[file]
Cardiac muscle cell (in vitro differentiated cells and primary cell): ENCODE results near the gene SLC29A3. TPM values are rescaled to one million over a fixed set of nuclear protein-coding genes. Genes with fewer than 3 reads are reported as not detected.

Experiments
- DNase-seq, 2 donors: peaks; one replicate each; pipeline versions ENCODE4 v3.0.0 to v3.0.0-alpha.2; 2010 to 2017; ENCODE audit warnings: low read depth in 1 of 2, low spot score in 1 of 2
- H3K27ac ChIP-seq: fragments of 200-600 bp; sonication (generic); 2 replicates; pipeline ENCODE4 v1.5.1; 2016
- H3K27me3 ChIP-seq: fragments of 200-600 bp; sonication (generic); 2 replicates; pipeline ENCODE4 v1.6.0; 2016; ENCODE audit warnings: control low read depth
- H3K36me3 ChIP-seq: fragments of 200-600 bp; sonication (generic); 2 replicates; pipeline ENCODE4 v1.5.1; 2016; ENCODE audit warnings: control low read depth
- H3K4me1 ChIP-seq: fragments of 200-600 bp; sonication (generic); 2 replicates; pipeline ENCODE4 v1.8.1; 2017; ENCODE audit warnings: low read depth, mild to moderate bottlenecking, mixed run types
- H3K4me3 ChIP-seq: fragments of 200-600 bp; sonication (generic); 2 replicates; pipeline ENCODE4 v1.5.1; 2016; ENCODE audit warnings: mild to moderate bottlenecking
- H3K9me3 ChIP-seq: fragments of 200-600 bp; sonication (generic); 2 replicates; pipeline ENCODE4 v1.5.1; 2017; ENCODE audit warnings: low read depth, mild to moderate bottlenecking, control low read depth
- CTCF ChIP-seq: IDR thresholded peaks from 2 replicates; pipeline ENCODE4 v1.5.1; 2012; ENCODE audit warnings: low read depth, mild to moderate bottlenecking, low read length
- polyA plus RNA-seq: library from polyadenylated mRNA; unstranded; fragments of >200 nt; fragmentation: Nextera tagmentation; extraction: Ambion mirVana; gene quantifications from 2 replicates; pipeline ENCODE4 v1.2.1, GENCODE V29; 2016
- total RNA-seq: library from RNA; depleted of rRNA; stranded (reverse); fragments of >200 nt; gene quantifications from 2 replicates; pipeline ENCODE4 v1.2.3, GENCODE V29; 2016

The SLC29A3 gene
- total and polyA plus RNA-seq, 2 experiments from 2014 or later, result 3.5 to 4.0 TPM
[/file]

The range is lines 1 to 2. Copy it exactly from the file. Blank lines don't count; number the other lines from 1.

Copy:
Cardiac muscle cell (in vitro differentiated cells and primary cell): ENCODE results near the gene SLC29A3. TPM values are rescaled to one million over a fixed set of nuclear protein-coding genes. Genes with fewer than 3 reads are reported as not detected.

Experiments